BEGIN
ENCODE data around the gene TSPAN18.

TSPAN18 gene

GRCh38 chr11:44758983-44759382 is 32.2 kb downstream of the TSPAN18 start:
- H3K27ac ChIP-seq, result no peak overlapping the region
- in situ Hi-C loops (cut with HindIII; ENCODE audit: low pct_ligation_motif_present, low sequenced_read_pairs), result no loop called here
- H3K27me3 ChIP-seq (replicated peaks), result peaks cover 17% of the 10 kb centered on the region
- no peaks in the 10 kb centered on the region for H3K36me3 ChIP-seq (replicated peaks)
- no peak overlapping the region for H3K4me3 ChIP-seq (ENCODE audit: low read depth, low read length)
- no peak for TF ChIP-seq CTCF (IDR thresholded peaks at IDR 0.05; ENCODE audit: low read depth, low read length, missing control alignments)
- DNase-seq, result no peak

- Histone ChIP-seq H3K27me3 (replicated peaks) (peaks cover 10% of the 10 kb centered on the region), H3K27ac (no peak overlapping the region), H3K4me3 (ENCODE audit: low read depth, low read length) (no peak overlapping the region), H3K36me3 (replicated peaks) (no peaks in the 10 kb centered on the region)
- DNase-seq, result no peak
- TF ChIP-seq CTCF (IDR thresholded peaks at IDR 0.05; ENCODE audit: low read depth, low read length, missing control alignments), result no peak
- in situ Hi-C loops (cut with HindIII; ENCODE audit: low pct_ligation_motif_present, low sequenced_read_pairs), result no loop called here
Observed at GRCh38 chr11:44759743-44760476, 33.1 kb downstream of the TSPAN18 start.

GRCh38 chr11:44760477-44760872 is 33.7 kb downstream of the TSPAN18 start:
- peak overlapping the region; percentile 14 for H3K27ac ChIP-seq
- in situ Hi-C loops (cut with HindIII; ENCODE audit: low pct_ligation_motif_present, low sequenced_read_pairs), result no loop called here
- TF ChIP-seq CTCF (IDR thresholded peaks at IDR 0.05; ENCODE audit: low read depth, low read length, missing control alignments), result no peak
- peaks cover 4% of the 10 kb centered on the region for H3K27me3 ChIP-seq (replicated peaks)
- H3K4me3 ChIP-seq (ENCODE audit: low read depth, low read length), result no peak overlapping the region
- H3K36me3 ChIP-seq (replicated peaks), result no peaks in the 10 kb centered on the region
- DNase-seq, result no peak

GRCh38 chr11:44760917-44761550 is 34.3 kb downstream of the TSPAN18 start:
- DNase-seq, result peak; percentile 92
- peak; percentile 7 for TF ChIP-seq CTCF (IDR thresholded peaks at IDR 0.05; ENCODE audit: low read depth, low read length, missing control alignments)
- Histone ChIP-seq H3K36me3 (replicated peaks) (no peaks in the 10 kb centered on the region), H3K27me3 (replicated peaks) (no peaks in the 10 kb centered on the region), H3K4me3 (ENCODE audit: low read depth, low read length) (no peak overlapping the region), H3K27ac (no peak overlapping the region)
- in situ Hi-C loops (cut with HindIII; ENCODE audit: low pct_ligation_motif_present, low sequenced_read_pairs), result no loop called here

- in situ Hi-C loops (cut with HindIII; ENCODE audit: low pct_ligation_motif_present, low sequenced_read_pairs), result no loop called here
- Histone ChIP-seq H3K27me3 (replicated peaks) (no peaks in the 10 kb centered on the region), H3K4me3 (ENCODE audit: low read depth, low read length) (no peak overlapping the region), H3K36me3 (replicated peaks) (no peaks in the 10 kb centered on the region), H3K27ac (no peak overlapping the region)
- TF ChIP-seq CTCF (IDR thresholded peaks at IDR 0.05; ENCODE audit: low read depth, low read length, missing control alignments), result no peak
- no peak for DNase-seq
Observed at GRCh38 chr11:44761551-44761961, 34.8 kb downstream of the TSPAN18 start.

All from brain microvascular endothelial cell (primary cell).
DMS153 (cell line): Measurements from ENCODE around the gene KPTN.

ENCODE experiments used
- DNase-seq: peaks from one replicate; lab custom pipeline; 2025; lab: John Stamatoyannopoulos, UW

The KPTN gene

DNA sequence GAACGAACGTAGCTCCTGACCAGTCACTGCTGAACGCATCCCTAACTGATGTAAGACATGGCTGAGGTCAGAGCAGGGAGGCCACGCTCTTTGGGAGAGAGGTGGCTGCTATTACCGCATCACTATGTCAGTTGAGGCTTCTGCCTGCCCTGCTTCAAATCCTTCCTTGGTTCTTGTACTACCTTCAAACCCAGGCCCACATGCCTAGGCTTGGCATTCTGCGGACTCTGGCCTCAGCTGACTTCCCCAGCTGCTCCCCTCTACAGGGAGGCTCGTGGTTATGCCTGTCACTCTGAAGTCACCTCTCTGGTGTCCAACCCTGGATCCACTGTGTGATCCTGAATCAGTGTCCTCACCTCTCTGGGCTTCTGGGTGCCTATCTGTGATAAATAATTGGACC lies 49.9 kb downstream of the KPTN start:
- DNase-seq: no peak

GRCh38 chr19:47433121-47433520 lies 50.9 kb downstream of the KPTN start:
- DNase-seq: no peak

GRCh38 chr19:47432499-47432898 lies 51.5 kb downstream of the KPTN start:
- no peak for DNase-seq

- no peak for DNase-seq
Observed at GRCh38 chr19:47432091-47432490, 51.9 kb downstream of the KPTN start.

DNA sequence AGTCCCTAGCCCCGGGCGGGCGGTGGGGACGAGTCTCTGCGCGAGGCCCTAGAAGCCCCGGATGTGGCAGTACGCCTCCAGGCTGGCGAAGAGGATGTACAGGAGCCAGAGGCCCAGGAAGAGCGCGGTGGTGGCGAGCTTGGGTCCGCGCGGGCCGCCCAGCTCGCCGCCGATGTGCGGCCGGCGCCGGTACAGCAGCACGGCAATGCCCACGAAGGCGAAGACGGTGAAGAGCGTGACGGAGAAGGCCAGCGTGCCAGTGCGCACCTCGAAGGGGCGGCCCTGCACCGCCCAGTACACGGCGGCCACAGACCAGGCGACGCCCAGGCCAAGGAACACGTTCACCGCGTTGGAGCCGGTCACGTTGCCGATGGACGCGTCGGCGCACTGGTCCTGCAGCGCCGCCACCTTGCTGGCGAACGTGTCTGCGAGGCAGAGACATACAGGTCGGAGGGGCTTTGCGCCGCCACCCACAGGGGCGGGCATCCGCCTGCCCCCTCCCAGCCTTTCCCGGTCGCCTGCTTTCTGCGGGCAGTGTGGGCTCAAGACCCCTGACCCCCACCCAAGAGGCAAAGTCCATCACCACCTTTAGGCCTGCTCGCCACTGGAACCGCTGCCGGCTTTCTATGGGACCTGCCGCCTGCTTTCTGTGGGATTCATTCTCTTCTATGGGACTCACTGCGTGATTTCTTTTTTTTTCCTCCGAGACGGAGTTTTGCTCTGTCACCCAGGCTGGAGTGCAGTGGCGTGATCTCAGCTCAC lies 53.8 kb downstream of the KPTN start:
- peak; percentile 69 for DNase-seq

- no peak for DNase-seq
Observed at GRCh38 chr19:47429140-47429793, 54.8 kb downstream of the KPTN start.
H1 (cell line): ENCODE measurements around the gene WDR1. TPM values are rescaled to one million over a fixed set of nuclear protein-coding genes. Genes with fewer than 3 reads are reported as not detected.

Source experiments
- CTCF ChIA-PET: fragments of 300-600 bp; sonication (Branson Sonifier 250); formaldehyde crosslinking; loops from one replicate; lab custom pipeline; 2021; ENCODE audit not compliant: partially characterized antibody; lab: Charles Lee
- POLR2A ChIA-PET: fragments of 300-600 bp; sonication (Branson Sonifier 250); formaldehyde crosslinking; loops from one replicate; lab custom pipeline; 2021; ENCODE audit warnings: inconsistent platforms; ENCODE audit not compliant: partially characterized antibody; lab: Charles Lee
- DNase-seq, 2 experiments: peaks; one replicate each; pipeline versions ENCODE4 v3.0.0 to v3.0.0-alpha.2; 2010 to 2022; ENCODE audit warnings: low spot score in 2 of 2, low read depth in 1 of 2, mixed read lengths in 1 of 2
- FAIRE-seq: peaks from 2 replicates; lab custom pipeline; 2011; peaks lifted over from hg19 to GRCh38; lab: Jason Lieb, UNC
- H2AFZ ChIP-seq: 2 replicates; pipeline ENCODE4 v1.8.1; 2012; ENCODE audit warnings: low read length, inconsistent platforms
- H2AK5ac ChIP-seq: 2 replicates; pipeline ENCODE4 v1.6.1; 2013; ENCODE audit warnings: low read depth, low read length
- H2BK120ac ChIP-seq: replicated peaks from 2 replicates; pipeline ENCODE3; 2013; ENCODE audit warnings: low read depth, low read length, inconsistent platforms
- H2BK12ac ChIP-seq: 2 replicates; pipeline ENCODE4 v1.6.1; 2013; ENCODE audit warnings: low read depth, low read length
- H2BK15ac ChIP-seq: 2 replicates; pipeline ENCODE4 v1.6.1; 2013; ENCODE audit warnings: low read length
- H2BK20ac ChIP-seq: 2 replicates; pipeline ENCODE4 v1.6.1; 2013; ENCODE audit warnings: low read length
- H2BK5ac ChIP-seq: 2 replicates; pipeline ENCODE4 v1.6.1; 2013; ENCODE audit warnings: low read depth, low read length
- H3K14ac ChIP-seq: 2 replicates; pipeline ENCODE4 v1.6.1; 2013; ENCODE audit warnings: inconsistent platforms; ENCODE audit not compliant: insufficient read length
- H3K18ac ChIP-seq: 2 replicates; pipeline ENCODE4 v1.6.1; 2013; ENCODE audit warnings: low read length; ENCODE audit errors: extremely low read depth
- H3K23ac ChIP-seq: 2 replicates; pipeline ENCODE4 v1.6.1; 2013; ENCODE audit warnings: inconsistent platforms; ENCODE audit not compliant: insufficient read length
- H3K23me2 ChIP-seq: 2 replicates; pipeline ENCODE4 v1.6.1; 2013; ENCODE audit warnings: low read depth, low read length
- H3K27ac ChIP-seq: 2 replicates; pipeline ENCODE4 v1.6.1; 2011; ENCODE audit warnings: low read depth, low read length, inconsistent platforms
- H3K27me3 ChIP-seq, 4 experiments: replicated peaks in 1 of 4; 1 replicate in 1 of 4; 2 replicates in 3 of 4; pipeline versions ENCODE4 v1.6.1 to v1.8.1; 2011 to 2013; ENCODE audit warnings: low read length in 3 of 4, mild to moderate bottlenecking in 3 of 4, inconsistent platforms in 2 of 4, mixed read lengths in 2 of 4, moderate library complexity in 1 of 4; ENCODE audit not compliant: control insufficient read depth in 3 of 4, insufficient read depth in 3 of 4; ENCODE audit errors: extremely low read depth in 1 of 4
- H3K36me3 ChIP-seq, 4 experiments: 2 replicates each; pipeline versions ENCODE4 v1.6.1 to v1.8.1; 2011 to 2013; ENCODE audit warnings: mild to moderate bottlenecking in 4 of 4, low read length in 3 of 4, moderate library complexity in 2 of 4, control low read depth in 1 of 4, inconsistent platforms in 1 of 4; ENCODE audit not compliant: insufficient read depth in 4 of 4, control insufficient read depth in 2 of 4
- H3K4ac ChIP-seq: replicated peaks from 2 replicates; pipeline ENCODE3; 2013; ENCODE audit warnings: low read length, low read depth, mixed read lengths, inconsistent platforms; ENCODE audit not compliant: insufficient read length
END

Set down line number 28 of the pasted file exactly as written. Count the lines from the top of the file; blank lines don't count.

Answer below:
- in situ Hi-C loops (cut with HindIII; ENCODE audit: low pct_ligation_motif_present, low sequenced_read_pairs), result no loop called here